Ghana and the State of Israel enjoy good diplomatic relations. Ghana was the first African country to establish formal diplomatic relations with Israel, in 1958. Before then Israel had, with the permission of the then colonial power, Britain, already established a Consulate in Accra (in November 1956) prior to Ghana’s attainment of independence in 1957. The two countries maintained resident Ambassadors and for close to 15 years (1958-1973) Ghana and Israel enjoyed very warm and cordial relations. Some of the major areas of cooperation between the two countries during the period included shipping; construction; agriculture; labour issues; manpower training; science and medicine; security matters and culture.
Ghana, however, broke off diplomatic relations with Israel in 1973 in compliance with an OAU (now African Union) resolution that requested all member states to sever diplomatic relations with Israel following the 1967 Arab-Israeli war in which Israel seized the Sinai Peninsula which is an integral part of Egypt.
Despite the break in diplomatic relations with Israel the latter was permitted to maintain an interest section at the Swiss Embassy in Accra until 1990 when the office was closed down for financial reasons and also as a result of Israel’s frustration over Ghana’s continued refusal to restore relations with her.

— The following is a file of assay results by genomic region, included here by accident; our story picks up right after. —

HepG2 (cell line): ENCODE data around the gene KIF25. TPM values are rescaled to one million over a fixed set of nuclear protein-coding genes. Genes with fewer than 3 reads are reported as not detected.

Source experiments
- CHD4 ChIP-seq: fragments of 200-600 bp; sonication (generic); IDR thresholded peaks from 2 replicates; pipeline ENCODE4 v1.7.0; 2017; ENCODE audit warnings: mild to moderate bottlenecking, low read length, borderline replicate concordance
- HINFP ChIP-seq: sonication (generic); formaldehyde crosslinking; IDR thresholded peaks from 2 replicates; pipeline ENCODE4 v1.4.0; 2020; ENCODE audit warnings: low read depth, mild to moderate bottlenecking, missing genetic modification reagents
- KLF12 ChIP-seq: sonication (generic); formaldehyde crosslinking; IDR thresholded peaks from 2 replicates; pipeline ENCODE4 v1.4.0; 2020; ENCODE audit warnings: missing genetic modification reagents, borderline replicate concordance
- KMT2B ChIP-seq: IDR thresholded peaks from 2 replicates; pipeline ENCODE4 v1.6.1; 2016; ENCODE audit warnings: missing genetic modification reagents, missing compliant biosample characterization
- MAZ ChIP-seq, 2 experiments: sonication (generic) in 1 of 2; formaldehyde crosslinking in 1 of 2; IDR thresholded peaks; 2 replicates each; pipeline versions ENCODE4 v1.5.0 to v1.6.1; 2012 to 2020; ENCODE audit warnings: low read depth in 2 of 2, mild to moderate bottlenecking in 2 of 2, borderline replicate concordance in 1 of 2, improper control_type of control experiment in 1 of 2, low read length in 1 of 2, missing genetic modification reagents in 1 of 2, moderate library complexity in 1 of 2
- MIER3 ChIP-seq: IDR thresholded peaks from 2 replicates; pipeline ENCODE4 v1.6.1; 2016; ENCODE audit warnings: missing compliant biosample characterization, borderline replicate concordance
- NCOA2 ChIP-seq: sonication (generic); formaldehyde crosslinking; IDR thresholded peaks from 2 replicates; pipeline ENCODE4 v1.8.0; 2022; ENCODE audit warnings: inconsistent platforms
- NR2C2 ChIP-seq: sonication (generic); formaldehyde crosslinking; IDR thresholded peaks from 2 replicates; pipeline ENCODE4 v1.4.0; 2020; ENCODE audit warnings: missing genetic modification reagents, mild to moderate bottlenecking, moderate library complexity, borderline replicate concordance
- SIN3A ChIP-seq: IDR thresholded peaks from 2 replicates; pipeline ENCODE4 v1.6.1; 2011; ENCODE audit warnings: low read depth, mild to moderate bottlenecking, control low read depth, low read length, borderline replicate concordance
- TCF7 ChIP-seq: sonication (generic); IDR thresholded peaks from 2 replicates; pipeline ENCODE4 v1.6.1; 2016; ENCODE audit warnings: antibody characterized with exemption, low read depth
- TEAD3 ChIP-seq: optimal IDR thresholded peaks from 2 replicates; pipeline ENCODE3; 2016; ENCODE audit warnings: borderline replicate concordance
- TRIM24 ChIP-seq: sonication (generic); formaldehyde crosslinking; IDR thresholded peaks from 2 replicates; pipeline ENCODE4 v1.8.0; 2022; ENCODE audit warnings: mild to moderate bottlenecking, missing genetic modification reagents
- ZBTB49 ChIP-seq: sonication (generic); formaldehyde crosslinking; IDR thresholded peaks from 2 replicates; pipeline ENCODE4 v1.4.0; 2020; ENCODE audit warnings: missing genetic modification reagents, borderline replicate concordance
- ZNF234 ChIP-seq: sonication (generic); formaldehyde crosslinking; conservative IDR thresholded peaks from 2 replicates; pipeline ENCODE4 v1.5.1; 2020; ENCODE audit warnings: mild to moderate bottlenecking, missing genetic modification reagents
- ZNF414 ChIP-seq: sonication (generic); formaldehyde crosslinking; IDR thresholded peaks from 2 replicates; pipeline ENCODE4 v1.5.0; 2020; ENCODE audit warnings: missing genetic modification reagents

The signing of Israel-PLO Peace Accords in Washington D.C on 13th September 1993 paved the way for Ghana to review her relations and to re-establish diplomatic relations with Israel.
On 9th August 1994, Ghana and Israel signed a joint communiqué and announced simultaneously in Tel Aviv and Accra the re-establishment of diplomatic relations with effect from that date. It was also agreed during the visit of an Israeli delegation to Ghana in October-November 1994 that the two countries would re-open diplomatic Missions in each other’s capital.
Ghana accordingly re-opened its Mission in Tel Aviv in 1996 and Israel reopened its Embassy in Accra in September 2011.
Ghana's bilateral cooperation with Israel has improved tremendously since the reopening of the Mission in 1996. The construction of an ultra-modern new University of Ghana Hospital modeled along the lines of Sheba Medical Center and an undertaken by EDC, an Israeli Company and the training of medical professionals at the Sheba Medical Center, are a few examples of the level of cooperation ongoing between the two countries. The rise of terrorism globally has also brought into sharp focus the need to strengthen security cooperation with the rest of the world. This was one of the key issues discussed by Ghana's Foreign Minister, Hon. Hanna Tetteh and Prime Minister Benyamin Netanyahu when the former paid an official visit to Israel from 13-16th March 2016.